ADF Review: L-E-V's OCD Love Purports to Be About Missed Connections, but We Saw Something Else Entirely | Arts
Arts
INDY Week's arts blog

Archives | RSS | Follow on

Friday, July 6, 2018

ADF Review: L-E-V's OCD Love Purports to Be About Missed Connections, but We Saw Something Else Entirely

Posted by on Fri, Jul 6, 2018 at 2:15 PM

click to enlarge L-E-V - PHOTO BY RON KEDMI
  • photo by Ron Kedmi
  • L-E-V
L-E-V: OCD Love
★★★
Tuesday, July 3
Durham Performing Arts Center, Durham


Program notes can be a lifesaver. The short text explaining a show’s inspiration or meaning often serves as a map lighting up an otherwise inscrutable performance.

Sometimes, though, they lead to a dead end. That’s how I felt watching OCD Love, a work by Sharon Eyal and Gai Behar's company L-E-V. The program notes explained that the show is about lovers failing to connect, but that’s not what I saw. Not even close.

Rather, OCD Love appears to be about five people at a club, gyrating to techno music and checking each other out. The piece opens with one woman moving slowly, slinkily, with spider legs and tortured joints. She’s not necessarily looking for anything, but when a man shows up, they circle each other warily and then part. Later, another woman comes onto the scene and they, too, check each other out, this time with a little more emotional connection; they tease and play, egging each other on.

From the start, the piece has a dark, underworld quality to it: we’re watching a sex club, maybe, or an S&M gathering, where participants in black manipulate one another and are aroused by inflicting psychological or physical pain.

The women in the show feel consistently a little more human than the men; gorgeous dancers though they are, there’s something empty about the guys. They’re constantly preening and voguing with an ironic, sardonic air and little genuine feeling. One in particular looks like a gargoyle, small and grotesquely menacing, frequently rubbing his belly and crotch.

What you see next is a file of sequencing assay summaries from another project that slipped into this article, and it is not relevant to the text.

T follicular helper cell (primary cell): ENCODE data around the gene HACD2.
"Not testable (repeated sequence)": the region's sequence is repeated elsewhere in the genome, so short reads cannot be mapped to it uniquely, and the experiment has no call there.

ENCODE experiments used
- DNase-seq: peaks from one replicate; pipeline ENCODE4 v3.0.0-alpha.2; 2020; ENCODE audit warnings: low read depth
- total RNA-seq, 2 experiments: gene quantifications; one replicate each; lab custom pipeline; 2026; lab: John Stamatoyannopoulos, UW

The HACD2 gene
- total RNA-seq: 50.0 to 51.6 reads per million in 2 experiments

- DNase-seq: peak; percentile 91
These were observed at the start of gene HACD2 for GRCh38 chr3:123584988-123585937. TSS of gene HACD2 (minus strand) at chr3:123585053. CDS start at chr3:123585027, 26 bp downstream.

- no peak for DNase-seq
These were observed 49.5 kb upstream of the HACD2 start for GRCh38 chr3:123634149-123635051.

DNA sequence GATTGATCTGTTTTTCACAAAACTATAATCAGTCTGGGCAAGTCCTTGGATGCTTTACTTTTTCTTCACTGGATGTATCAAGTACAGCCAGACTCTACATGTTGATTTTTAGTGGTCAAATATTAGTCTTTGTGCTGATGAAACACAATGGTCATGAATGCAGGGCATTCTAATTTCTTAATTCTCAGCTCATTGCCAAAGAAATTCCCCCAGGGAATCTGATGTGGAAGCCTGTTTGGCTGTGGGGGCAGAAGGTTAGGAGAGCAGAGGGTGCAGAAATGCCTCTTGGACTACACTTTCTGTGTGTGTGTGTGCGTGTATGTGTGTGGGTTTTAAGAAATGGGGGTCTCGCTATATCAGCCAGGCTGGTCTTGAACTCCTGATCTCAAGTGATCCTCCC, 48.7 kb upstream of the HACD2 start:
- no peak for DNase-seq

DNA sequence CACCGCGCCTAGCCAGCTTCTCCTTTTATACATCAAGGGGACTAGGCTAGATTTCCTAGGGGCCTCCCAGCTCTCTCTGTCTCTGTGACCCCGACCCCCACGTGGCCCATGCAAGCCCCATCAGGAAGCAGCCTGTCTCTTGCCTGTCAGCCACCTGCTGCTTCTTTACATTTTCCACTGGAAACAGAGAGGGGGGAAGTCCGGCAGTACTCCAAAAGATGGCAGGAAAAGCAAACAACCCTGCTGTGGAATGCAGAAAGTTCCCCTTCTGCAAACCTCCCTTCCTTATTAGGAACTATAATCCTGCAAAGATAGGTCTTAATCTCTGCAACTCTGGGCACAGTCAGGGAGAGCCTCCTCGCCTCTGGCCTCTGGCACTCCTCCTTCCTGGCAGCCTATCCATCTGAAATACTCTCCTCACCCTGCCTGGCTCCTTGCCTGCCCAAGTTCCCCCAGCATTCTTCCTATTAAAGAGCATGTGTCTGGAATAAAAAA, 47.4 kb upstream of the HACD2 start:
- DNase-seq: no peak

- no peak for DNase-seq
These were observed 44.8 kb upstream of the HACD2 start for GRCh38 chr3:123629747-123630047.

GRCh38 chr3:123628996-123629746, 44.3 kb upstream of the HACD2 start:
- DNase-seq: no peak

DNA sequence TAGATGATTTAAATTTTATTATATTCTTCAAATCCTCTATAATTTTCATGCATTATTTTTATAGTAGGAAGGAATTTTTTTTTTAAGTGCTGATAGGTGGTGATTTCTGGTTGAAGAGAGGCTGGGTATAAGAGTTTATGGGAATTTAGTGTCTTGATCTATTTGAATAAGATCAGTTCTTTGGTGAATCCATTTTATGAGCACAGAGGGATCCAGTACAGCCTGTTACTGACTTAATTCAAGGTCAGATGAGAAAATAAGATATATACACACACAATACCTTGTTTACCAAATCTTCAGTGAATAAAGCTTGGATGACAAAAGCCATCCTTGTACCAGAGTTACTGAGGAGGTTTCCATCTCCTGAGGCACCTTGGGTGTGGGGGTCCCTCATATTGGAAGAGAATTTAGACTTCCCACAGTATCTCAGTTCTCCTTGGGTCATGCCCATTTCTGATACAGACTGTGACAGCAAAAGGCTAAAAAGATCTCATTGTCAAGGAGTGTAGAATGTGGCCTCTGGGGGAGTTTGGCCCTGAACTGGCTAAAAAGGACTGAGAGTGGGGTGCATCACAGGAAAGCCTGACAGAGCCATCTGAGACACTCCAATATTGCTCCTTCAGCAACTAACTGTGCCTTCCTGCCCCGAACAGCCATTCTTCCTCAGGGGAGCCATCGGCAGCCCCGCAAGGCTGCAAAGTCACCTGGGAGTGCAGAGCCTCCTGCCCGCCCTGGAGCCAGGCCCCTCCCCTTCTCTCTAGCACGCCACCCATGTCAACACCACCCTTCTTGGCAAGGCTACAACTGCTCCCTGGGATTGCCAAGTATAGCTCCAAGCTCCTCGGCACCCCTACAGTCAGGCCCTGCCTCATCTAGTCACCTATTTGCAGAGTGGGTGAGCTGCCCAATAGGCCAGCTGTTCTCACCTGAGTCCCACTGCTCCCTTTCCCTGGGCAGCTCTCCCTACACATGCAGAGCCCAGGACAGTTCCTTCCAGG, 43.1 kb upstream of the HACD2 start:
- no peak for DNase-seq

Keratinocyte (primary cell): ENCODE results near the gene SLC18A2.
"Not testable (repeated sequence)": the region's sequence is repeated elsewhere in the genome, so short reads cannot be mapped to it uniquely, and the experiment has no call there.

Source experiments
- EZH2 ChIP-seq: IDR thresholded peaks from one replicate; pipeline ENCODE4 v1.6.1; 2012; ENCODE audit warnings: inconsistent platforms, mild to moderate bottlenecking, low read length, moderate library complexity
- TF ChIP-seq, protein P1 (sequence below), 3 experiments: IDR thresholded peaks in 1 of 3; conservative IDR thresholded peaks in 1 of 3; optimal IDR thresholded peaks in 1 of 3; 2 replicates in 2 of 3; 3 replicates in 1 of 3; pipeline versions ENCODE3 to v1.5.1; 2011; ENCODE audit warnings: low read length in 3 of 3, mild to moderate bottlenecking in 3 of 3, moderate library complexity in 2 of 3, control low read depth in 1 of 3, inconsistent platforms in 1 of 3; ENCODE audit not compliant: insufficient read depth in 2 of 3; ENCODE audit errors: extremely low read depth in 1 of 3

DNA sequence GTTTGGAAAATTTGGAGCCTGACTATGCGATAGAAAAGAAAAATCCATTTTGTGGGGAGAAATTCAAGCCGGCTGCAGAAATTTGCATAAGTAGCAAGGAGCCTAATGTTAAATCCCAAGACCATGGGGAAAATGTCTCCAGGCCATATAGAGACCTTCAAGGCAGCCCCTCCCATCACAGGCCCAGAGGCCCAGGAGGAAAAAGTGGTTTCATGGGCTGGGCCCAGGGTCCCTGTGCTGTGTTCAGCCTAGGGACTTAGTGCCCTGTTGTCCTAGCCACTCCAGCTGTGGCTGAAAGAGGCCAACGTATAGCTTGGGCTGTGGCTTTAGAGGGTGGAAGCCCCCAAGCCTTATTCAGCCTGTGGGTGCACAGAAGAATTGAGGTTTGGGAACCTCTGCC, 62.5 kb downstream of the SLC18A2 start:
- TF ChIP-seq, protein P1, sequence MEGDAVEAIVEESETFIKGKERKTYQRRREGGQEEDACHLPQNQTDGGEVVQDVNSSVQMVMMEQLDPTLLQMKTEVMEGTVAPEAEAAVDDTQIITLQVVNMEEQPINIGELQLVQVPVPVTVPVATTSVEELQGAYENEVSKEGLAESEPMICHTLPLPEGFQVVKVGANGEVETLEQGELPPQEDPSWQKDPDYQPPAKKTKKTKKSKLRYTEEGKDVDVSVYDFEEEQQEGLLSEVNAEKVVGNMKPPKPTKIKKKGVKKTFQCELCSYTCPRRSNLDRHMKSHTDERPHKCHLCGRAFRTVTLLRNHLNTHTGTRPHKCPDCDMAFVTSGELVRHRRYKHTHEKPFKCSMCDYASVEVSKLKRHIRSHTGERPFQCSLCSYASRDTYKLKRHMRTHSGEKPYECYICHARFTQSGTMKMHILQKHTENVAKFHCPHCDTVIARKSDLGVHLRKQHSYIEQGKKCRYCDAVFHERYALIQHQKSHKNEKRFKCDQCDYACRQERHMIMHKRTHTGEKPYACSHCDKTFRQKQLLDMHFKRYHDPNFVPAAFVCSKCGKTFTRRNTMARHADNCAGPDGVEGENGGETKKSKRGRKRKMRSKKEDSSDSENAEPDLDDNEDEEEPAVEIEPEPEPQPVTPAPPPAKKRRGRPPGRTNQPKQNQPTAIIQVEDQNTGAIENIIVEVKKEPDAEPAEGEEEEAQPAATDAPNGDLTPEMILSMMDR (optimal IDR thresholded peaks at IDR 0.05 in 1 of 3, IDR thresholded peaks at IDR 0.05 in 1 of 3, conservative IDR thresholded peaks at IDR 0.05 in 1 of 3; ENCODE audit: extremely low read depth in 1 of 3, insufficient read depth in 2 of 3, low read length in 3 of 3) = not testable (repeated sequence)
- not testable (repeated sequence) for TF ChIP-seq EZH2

Just before the piece ends, there’s a shift in tone. Suddenly, the dancers begin to move with clear, spacious lines, and the mood becomes somber, almost funereal. But that ends with a bang, and then we’re back to the club, where the original woman is being lifted, treated like a puppet, and taken advantage of. But she doesn’t seem to mind. In fact, she’s going along with it.

And that’s how the show ends, with the woman on the verge of hurting herself—and wanting it. It’s a very bleak world, not about love in any way.

Tags: , , , , , , ,

Pin It

Comments

Subscribe to this thread:

Add a comment

INDY Week publishes all kinds of comments, but we don't publish everything.

  • Comments that are not contributing to the conversation will be removed.
  • Comments that include ad hominem attacks will also be removed.
  • Please do not copy and paste the full text of a press release.

Permitted HTML:
  • To create paragraphs in your comment, type <p> at the start of a paragraph and </p> at the end of each paragraph.
  • To create bold text, type <b>bolded text</b> (please note the closing tag, </b>).
  • To create italicized text, type <i>italicized text</i> (please note the closing tag, </i>).
  • Proper web addresses will automatically become links.

Latest in Arts



Twitter Activity

Comments

Laura Jaramillo - I chose to read here to suss out what you do. The clean, spare style seems perfectly …

by growlybear on Movie Review: Sebastián Lelio's Hotly Anticipated Disobedience Is a Strangely Flat Look at Lesbian Love in a Hasidic Community (Arts)

Sounds like a great festival! I enjoyed hearing about it through your lens.

by Lisa Joy Tomey on “At the Festival, We’re All Family”: Reflections on the Ninth Annual African American Cultural Festival in Raleigh (Arts)

Most Read

Most Recent Comments

Laura Jaramillo - I chose to read here to suss out what you do. The clean, spare style seems perfectly …

by growlybear on Movie Review: Sebastián Lelio's Hotly Anticipated Disobedience Is a Strangely Flat Look at Lesbian Love in a Hasidic Community (Arts)

Sounds like a great festival! I enjoyed hearing about it through your lens.

by Lisa Joy Tomey on “At the Festival, We’re All Family”: Reflections on the Ninth Annual African American Cultural Festival in Raleigh (Arts)

Here's a shout-out to the dancers and musicians of The Bipeds who are not mentioned by name in this article. …

by The Bipeds on Dance Review: The Many Moving Parts of The Bipeds' 54 Strange Words Don't Always Perfectly Mesh. But When They Do, It's Spectacular. (Arts)

You probably want to refrain from using ableist language.

by vidvis on ADF Review: Pilobolus's Crowd-Pleasing Dance Is Apolitical. Unfortunately, the World It Inhabits Is Not. (Arts)

© 2018 Indy Week • 320 E. Chapel Hill St., Suite 200, Durham, NC 27701 • phone 919-286-1972 • fax 919-286-4274
RSS Feeds | Powered by Foundation